The former Khmer Rouge commander who still leads Cambodia is again stoking anti-American sentiment

Cambodia’s Prime Minister Hun Sen and his wife Bun Rany dance on stage during an opening ceremony for the Khmer New Year at the Angkor complex in Siem Reap province. (TANG CHHIN SOTHY/AFP/Getty Images)

Washington Post

The United States has been busy in Cambodia these past few months, if Hun Sen’s government is to be believed. Between trying to overthrow the government and secretly backing the now-dissolved opposition party, it has been supporting journalists who report “fake news” and spy for Washington.

Oh, and the CIA has assassinated a prominent political analyst. (Never mind that the analyst was actually a critic of the government and should therefore have been on the CIA’s side, if the conspiracy theories are to be consistent.)

As Hun Sen, who has been Cambodia’s prime minister for the past 33 years, takes steps to ensure he’s returned to office in the July 29 election, he has been looking for an external threat to rally support against. And he found the perfect bad guy in the United States.

“The U.S. has become the boogeyman here,” says Naly Pilorge, head of the Phnom Penh-based human rights organization Licadho.

A former Khmer Rouge leader who later helped overthrow Pol Pot, Hun Sen got a shock in national elections in 2013, when the main opposition Cambodia National Rescue Party did surprisingly well. It was buoyed by support from young voters who had not experienced the brutal genocide of the Khmer Rouge era and therefore did not feel a special gratitude to Hun Sen for leading them out of that awful period.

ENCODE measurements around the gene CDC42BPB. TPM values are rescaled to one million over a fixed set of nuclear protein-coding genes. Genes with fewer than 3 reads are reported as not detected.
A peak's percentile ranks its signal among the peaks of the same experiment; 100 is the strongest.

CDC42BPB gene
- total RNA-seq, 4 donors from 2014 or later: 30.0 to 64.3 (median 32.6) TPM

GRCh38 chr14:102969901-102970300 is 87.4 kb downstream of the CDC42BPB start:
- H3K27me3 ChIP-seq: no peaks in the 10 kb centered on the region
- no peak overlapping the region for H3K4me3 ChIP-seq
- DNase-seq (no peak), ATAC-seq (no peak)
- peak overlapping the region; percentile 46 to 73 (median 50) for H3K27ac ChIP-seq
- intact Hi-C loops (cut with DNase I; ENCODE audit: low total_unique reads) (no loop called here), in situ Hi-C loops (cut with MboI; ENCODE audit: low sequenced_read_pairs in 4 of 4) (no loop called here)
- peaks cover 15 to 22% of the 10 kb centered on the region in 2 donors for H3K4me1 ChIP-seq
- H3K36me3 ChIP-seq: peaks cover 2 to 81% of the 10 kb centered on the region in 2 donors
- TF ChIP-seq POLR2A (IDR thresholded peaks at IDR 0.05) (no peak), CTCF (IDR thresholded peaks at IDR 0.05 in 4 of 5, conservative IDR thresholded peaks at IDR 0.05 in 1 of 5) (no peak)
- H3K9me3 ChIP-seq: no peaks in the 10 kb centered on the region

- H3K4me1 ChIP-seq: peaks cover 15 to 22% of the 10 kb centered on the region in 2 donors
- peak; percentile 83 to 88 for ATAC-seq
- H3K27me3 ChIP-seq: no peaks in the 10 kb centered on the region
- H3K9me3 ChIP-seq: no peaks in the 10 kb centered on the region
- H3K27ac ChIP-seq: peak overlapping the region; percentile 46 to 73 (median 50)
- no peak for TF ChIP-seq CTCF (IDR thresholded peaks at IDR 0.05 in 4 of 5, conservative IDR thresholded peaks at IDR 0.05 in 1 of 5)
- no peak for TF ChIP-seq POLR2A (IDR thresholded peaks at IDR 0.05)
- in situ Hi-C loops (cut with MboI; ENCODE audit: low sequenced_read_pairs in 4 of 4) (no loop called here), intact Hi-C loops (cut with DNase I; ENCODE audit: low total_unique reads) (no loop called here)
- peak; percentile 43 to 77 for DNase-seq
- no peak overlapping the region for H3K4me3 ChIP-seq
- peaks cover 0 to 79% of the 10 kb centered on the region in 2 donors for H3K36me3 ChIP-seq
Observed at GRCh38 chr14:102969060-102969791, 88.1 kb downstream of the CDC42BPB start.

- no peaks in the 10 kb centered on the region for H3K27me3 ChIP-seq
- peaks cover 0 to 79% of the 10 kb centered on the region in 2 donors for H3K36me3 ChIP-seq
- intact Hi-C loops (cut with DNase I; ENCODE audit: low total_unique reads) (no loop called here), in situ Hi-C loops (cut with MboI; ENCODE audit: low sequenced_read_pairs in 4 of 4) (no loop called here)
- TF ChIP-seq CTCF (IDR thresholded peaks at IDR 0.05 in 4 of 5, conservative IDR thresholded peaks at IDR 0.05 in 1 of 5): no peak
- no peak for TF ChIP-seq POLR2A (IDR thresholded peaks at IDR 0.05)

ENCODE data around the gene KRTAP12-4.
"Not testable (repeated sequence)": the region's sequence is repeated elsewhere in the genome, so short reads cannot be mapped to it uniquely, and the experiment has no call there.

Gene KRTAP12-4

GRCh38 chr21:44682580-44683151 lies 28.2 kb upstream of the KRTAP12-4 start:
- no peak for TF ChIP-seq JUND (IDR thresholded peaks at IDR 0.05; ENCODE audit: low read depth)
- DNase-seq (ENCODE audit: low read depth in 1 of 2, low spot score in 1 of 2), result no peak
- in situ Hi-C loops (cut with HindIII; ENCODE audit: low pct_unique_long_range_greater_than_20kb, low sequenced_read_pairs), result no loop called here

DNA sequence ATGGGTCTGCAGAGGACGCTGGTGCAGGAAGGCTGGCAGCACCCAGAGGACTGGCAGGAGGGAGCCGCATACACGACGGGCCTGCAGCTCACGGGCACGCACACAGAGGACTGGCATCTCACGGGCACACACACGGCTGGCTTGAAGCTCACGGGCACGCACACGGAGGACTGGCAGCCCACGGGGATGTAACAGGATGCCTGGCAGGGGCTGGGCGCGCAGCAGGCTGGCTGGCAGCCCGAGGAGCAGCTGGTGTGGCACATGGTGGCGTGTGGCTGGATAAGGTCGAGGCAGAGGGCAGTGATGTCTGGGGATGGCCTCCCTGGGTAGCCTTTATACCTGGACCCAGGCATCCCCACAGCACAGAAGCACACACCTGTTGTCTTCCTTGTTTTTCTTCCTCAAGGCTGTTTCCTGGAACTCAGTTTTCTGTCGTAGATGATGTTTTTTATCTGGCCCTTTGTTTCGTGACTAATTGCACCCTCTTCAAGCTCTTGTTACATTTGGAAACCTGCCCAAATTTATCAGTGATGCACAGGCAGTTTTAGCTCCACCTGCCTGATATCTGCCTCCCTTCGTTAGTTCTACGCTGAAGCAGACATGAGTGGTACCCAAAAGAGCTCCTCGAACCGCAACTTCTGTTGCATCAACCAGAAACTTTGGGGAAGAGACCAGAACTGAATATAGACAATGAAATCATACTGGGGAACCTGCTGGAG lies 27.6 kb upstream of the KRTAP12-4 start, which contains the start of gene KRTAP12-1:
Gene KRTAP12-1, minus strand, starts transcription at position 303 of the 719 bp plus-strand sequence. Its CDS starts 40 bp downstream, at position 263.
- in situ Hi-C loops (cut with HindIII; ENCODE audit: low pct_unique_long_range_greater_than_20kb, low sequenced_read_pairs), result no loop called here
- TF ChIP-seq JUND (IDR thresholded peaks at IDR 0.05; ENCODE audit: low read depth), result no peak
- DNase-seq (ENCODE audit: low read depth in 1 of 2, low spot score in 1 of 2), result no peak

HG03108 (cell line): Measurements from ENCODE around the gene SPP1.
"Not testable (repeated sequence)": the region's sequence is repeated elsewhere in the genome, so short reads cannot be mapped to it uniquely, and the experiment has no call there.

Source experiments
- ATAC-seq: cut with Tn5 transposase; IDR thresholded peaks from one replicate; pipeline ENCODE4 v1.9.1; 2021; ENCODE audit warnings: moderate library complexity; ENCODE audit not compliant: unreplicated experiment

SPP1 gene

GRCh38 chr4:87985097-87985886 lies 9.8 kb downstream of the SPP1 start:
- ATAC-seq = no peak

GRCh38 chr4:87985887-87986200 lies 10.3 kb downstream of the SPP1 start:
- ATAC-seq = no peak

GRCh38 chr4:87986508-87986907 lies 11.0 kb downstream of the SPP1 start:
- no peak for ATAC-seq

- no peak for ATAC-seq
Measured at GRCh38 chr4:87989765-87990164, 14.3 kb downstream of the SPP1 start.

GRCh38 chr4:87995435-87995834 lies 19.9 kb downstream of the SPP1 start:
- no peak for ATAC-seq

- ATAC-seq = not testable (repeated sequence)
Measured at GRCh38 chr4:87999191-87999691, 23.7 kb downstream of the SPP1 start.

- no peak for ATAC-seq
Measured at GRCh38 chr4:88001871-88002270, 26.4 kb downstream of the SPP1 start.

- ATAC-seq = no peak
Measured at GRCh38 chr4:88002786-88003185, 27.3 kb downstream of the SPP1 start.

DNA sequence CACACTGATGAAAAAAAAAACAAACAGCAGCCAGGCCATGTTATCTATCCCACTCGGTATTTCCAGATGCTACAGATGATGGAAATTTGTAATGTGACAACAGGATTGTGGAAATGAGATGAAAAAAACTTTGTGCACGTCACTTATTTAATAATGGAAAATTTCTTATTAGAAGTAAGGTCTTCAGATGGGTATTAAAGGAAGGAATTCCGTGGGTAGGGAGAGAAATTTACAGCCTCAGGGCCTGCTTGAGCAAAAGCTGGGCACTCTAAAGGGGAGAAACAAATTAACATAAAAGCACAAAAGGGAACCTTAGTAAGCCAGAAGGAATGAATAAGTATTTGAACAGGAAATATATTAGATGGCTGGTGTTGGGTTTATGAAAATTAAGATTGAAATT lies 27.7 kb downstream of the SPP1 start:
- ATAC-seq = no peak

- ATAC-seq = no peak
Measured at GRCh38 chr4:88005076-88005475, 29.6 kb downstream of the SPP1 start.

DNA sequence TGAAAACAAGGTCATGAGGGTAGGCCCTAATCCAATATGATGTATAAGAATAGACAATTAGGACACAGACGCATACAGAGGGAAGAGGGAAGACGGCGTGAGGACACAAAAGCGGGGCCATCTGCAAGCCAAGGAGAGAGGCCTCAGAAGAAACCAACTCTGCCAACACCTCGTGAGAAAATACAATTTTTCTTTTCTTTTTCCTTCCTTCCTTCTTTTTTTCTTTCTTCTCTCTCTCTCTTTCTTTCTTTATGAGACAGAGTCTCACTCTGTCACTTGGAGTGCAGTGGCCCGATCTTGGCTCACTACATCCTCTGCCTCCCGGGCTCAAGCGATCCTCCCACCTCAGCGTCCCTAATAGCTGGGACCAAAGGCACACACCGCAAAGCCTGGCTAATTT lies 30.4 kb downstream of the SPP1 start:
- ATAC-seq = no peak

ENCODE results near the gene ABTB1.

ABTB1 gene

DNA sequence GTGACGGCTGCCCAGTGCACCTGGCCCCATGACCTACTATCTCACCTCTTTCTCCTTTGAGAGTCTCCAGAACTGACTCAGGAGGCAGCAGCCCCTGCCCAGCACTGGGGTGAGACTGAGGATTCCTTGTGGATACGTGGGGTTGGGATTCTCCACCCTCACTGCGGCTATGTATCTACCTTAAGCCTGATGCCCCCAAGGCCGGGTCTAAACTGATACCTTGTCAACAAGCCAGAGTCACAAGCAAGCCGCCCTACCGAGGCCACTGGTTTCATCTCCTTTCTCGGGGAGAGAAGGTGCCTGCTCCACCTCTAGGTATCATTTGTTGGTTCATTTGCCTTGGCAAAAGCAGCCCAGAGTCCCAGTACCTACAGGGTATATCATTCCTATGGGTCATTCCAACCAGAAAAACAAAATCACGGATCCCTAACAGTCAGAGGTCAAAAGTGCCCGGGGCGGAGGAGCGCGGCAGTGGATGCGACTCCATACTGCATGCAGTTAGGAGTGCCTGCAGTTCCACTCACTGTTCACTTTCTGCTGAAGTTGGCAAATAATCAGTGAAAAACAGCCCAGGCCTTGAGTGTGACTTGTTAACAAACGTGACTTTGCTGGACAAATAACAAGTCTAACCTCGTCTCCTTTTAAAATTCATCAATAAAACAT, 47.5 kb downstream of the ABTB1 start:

During local elections in June last year, opposition parties won 44 percent of the vote despite concerted efforts to suppress them. That was too close for the government’s comfort, Western diplomats in Phnom Penh say.

Since then, Hun Sen’s efforts to suppress opposition and criticism have intensified — and much of it has a strong anti-American streak.

The CNRP’s leader, Kem Sokha, was arrested on charges of treason last September, accused of conspiring with the United States to overthrow Hun Sen’s government. He has been held in a remote prison on the border with Vietnam and will remain there until after the vote.

Shortly after he was arrested, the party was formally dissolved for plotting a “coup,” essentially wiping out the prime minister’s competition.

“That body is dead and was taken to be cremated and buried. We don’t know where the bones are, so there will be no resurrection,” Hun Sen said during a speech to students May 1.

The outside criticism has been pointed.

Rhona Smith, the United Nations’ special rapporteur for Cambodia, said last week that the election could not be “genuine” if the main opposition party was barred from taking part.

There is no sign, though, that the authorities will have a change of heart.

The United States and the European Union this year cut off funding to the National Election Committee, which is supposed to be an independent election supervisor but is widely considered to be doing Hun Sen’s bidding.

Both China and Russia, by contrast, have offered to send election monitors instead, as well as ballot boxes and voting booths.

The United States in March joined 44 other countries in a joint call through the U.N. Human Rights Council for the Cambodian authorities to ensure that the election will be free and fair, starting by reinstating the CNRP and releasing Kem Sokha.

“The international community has not exhausted all the options yet,” said Monovithya Kem, a CNRP spokeswoman and the daughter of the party’s jailed leader. She is in exile in Washington, and the Hun Sen government has accused her and her sister of being CIA agents.